Lewd lyrics and raunchy moves are raising religious ire.
With increasingly lewd lyrics and raunchy dance moves, hugely popular “dangdut” music—an Indonesian fusion of Arabic, Malay, Indian and western pop influences—is testing the limits of propriety in the world’s largest Muslim nation.
Lady Gaga’s decision to cancel the Indonesian leg of her world tour due to threats by Muslim hardliners opposed to her racy choreography and support for gay rights highlighted the increasing power of groups pushing a strict view of Islam.
Yet such groups face an ongoing challenge on the domestic front with dangdut, a genre whose origins date back to the 1930s but whose critics contend is becoming increasingly sexually explicit.
Some 200 new dangdut titles are released every month, but earlier this year the Indonesian Broadcasting Commission (KPI) banned 10 songs with sexually suggestive titles, some loosely referring to male and female genitalia.
One of the banned songs, “Jupe Likes 69 Best” by Julia Perez, apparently referred to the favoured sexual position of the singer, who goes by the stage name Jupe.
In her official music video, the 32-year-old gyrates in a low-cut dress as she breathes lyrics about having her body caressed–factors that help her songs garner hundreds of thousands of hits on sites such as YouTube.
“The song is about how a man and a woman must not be egoistic in love—nothing sexual,” said Perez. “Only because it’s sung by me they think it’s vulgar.
“If you have big breasts you can’t help having a deep cleavage, that’s normal. My breasts don’t hang out, my buttocks don’t show.”
Habib Salim Alatas, Jakarta chairman of the Islamic Defenders Front (FPI), which threatened to “burn the stage” if Lady Gaga had gone ahead with her June 3 concert, said the racier dangdut singers were no different from the US pop diva.
“I love dangdut, just like I love rock and pop,” he said. “We are against those who show too much skin and dance too erotically. They are no different from Lady Gaga and should be banned.”
Having emerged in the 1930s, dangdut gained prominence in the 1950s after Sukarno, the first Indonesian president after independence from the Dutch in 1945, sought to sweep Western influences such as Hollywood from local culture.
Both male and female singers helped popularise the genre.
“There were no Hollywood movies, but Hindi films were allowed and that’s why we see the influence of Indian tabla drums in dangdut music,” music commentator Denny Sakrie said.
“Local dangdut singers emerged in the 1960s, and Rhoma Irama popularised it in 1973 by introducing rock elements from the likes of Deep Purple. He elevated dangdut from the social underclass and villages.”
Dangdut is “a forum for celebrating eroticised female dance and power, which has long been an important part of Indonesia’s cultural history, at least on the islands of Java and Sumatra,” Andrew Weintraub, a professor of music at the University of Pittsburgh, wrote in his book Dangdut Stories.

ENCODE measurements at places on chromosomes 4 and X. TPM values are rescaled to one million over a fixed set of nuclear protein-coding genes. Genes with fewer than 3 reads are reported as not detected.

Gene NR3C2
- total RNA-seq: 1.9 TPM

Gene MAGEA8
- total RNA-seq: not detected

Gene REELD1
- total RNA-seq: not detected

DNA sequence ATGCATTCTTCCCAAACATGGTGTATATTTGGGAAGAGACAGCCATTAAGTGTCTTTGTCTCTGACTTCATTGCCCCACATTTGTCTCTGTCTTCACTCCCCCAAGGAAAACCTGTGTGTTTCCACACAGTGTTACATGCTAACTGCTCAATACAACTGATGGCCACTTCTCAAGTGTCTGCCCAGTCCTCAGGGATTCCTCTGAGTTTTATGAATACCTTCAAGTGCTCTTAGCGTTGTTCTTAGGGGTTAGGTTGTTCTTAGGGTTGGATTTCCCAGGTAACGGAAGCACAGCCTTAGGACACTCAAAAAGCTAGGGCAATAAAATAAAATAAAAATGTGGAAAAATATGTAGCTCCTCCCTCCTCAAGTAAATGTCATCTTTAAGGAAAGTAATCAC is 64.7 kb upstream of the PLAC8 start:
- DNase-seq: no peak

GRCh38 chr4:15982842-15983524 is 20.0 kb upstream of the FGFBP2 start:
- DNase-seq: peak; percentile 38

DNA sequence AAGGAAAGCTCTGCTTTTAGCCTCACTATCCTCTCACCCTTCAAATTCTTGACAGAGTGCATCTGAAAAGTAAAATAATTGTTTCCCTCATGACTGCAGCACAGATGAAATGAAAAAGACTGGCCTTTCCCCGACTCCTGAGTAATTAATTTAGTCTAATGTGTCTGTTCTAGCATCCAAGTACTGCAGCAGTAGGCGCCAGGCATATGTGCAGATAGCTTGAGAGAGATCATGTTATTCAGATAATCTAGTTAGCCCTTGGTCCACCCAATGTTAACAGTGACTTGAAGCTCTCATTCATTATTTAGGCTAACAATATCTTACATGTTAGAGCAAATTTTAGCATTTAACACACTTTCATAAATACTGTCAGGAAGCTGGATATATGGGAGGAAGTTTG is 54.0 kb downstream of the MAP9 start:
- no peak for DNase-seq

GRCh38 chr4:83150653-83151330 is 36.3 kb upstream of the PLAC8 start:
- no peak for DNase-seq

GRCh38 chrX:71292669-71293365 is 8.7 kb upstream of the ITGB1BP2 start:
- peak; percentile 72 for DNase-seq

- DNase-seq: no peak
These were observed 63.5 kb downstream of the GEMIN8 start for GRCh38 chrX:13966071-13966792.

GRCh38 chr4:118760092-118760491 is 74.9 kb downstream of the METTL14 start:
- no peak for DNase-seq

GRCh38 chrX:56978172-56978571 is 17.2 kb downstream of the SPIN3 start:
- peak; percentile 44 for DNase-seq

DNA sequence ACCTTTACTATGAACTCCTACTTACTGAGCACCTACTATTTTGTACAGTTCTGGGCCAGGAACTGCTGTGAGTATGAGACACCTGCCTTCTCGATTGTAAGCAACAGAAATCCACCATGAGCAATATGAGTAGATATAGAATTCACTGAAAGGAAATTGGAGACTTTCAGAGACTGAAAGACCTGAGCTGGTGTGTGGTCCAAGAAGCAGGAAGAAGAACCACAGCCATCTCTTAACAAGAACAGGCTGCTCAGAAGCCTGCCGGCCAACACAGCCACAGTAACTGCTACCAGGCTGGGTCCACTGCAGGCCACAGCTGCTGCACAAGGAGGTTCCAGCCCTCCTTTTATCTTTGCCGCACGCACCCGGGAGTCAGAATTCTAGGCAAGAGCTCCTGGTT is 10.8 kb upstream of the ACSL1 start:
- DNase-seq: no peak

These days dangdut—whose name is derived from the “dang” and “dut” sounds of Indian tabla drums—sounds more like a blend of modern R&B and electronic pop with Bollywood influences.
Indonesia’s more mainstream dangdut singers appear on TV almost every night, performing at weddings, community gatherings, and even political rallies.
But the genre has been testing social boundaries for the past decade, starting with Inul Daratista, whose rapid “drilling” hip motion angered Muslim leaders and had her banned in several provinces.
“Those skimpily-dressed singers who dance erotically and sing vulgar songs about sex and premarital pregnancy please nobody but the devil,” said Rafani Achyar, secretary-general of West Java’s branch of the National Ulema Council, the country’s top religious authority.
Traditional dangdut musicians also complain that the genre has taken a dive, with new female singers turning it into striptease.
“Candoleng-doleng”, or “dangling” in Indonesia’s Bugis dialect, pushes the limits of the genre, featuring women singing dangdut at wedding parties and baring their breasts to a cheering crowd that very often includes children.
For a modest tip of 5,000 rupiah, men in the audience get to grope the dancers.
“Such dancing is inappropriate in public with children present. Also, the men sometimes fight over the dancers and create a nuisance,” said Anang Pujianto, police chief in Sidrap, South Sulawesi.
“Dangdut performers have become terribly erotic now, dancing naked and encouraging lust,” said Rhoma Irama, the singer who popularised the genre in the 1970s and is known as the King of Dangdut.
“They tarnish dangdut and crush morals,” added the now chairman of the Indonesian Malay-Dangdut Music Artists Association. “Such shameful porn must be stopped.”
First popularised in 2003 in far-flung South Sulawesi province, the striptease dangdut has since turned into a craze in remote villages, where police carry out raids on tip-offs, but let dancers off with a warning.
Dangdut fan 37-year-old contractor Arif, said he loved “candoleng-doleng”.
“Naked dancing is no good for small boys but no problem for big boys like me,” he joked.—AFP